On the face of it, cellulose is the most mundane of biological products. Everyday cotton.

When you put on pyjamas of 100% cotton, you’re donning a product made simply from one natural polymer called cellulose, produced directly by plant cells, harvested by humans, and tweaked into shape as a garment without chemical transformation.

But a true understanding of the place of cellulose in Nature requires believing – a bit like the wonderland Queen – in five impossible things before doffing your pyjamas.

Here are five aspects of cellulose that hide in plain sight. As far as we know, biologists haven’t previously connected them.

Firstly, most[1] organisms that make cellulose cannot break this substance down. They can no more retrieve the energy in their own cellulose than you can eat your pyjamas. What is hiding in plain sight here is that this, in a way, makes trees quasi-zombies[2].

Delicious thought: even a century-old, juvenile bristlecone pine is already a quasi-zombie because more than half of its body is dead cellulose that will never live again even if the tree lives another thousand years.

Secondly, the largest organism that is known to be able to break down cellulose is a large snail. All herbivorous animals larger than this can only digest cellulose by means of friendly bacteria living inside their guts. What is hiding in plain sight here is that the world of herbivory is effectively created by the waste products of bacteria.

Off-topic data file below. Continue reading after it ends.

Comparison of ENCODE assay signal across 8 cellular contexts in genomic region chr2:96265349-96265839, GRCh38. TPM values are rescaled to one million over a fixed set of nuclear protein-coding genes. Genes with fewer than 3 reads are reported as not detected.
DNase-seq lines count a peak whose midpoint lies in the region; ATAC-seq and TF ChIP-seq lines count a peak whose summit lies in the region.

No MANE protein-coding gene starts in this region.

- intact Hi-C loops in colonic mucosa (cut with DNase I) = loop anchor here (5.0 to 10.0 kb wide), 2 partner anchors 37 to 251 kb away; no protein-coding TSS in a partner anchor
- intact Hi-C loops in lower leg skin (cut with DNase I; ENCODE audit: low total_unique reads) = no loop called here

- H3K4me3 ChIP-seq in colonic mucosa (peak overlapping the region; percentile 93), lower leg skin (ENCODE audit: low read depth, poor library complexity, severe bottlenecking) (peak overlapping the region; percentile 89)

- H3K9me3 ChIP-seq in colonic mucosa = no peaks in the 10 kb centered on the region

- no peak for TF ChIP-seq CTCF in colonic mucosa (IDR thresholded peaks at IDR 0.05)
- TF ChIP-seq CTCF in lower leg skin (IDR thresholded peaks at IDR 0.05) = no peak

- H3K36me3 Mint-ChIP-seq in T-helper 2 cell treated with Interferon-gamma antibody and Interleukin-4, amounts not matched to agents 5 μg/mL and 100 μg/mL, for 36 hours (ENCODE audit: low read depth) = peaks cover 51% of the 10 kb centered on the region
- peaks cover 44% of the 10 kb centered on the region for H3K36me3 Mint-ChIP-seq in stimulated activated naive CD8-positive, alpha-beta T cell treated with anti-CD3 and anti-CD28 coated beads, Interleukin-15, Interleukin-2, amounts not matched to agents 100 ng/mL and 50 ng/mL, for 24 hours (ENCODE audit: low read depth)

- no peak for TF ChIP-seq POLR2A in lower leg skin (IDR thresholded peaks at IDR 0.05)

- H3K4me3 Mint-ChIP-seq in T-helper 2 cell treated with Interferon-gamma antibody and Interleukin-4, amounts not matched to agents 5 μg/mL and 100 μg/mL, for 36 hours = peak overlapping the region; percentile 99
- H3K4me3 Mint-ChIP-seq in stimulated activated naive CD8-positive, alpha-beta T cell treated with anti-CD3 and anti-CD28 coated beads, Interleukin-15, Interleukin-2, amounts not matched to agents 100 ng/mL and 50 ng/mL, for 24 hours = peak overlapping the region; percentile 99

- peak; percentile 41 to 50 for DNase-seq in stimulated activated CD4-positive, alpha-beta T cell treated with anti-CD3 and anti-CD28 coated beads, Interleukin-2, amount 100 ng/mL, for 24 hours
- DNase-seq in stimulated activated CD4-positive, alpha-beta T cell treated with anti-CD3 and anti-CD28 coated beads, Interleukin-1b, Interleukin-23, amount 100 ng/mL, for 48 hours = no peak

Delicious thought: yoghurt is twofold the fruit of bacterial wastes. The milk only flowed because the cellulose in grass was degraded by souring bacteria in the cow’s stomach; and then what grew in the milk itself was similar bacteria: Lactobacillus in both cases. You’re eating from the bacterial kitchen and bon appétit.

Thirdly, cellulose is chemically similar to chitin despite differing in nitrogen content. Although cellulose is usually thought of as the plant skeleton and chitin as the invertebrate skeleton, there is in fact no clear phylogenetic divide: some animals synthesise cellulose while fungi synthesise chitin instead of cellulose. What is hiding in plain sight here is that dragonfly wings, although animate, are as similar[3] chemically to cotton as tracing paper is.

Delicious thought: When the horse turns to a diet of irruptive locusts to survive the loss of its grass to these insects in semi-arid Asia, it may experience this dietary break as a welcome feast of ‘flying grass’ in a biochemical sense[4]. Similarly, the wings that disperse butterflies and maple seeds are similar not only aerodynamically but also chemically.